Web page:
Orange's Undocumented (Illegal!) Immigrants (Aliens!) Stay a Step Ahead to Steal Work From Americans

luis.jpg
Yus wanna yob
​Based on his youthful looks alone, Luis Martinez Hernandez stood out Wednesday morning among a dozen or so day laborers that stood along Taft Avenue just west of Tustin Street in Orange

The 23-year-old Mexican shot a quick smile. 

"I just looking for work," he said.

He stood next to Hernando Cortez, who said he is "40 maybe", and is looking for anything -- painting, construction work, whatever -- to earn some money.




And so continues the saga of Orange's day laborers.

Here's hoping they're not among those who taking tinkles on the street or else throwing their trash over the wall and into the yards of some pretty pissed off homeowners.

Orange City Attorney David DeBerry said the city has received numerous complaints from residents who say the day laborers toss trash on the street and sexually harass women walking by them.

"We're getting a lot of complaints from the neighborhood," DeBerry said.

Apparently, the day laborers have drifted from nearby Home Depot, where they said they get harassed by the police.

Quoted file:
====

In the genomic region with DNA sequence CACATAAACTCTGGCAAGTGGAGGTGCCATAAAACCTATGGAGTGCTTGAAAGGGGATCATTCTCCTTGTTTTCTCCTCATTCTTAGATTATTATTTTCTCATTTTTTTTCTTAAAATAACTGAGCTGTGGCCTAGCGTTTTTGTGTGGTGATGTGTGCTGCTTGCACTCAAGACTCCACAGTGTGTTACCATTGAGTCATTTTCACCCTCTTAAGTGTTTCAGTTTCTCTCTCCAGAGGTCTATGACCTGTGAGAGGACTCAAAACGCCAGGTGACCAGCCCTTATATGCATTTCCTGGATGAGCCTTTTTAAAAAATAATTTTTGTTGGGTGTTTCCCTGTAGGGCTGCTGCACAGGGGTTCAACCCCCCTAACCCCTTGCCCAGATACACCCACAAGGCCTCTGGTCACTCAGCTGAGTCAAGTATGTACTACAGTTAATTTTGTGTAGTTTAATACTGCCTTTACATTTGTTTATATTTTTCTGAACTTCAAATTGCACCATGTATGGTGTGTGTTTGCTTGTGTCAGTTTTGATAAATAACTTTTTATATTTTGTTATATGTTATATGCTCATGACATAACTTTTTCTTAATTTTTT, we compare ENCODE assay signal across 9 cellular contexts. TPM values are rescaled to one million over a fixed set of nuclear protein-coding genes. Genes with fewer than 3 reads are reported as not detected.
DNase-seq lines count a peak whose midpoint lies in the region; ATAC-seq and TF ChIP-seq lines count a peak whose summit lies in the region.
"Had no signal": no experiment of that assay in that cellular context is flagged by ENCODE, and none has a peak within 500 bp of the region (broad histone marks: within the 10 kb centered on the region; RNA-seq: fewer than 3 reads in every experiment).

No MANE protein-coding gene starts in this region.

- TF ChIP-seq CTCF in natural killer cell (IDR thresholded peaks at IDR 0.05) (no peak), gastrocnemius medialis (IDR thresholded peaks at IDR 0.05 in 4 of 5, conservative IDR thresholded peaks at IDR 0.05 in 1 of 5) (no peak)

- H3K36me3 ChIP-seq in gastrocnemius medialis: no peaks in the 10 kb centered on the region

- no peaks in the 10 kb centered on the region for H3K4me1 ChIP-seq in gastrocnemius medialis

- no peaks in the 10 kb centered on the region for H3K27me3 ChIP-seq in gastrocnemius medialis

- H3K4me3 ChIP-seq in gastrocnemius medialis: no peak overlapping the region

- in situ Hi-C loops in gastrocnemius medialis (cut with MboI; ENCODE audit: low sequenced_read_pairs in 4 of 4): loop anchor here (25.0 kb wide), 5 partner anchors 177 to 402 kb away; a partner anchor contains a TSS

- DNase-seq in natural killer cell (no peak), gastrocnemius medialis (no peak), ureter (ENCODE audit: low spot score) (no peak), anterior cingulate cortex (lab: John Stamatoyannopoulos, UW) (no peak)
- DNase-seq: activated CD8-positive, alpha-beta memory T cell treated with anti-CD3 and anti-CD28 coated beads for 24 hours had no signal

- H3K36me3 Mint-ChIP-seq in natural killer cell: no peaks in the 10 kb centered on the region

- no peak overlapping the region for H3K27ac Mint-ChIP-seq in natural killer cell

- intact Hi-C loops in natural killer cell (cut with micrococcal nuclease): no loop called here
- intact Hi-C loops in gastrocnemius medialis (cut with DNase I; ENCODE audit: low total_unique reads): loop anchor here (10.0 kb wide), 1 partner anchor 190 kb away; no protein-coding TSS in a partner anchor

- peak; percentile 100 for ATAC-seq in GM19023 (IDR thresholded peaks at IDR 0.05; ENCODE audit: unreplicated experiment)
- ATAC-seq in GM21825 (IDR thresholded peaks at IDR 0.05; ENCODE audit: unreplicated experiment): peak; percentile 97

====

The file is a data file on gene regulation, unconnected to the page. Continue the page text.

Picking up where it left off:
DeBerry said the city has a broad solicitation ordinance that applies to more than just day laborers, and "we probably have more citations for violations of that ordinance than any orther ordinance on the books."

But along Taft Avenue, the day laborers aren't breaking city laws because they are allowed to solicit work on streets with parking.

"When a vehicle can safely stop and pull up to a curb without being in a free traffic lane, then that's permitted," DeBerry said. "If a vehicle can legally park on the street, then the solicitation is permitted."

The ordinance prohibits solicitation on private property, but even then, property owners must notify the city that they don't want people asking for work on their turf. 

DeBerry said some have posted signs saying they don't want solicitors on their property, and in many cases the signs have been vandalized by the day laborers.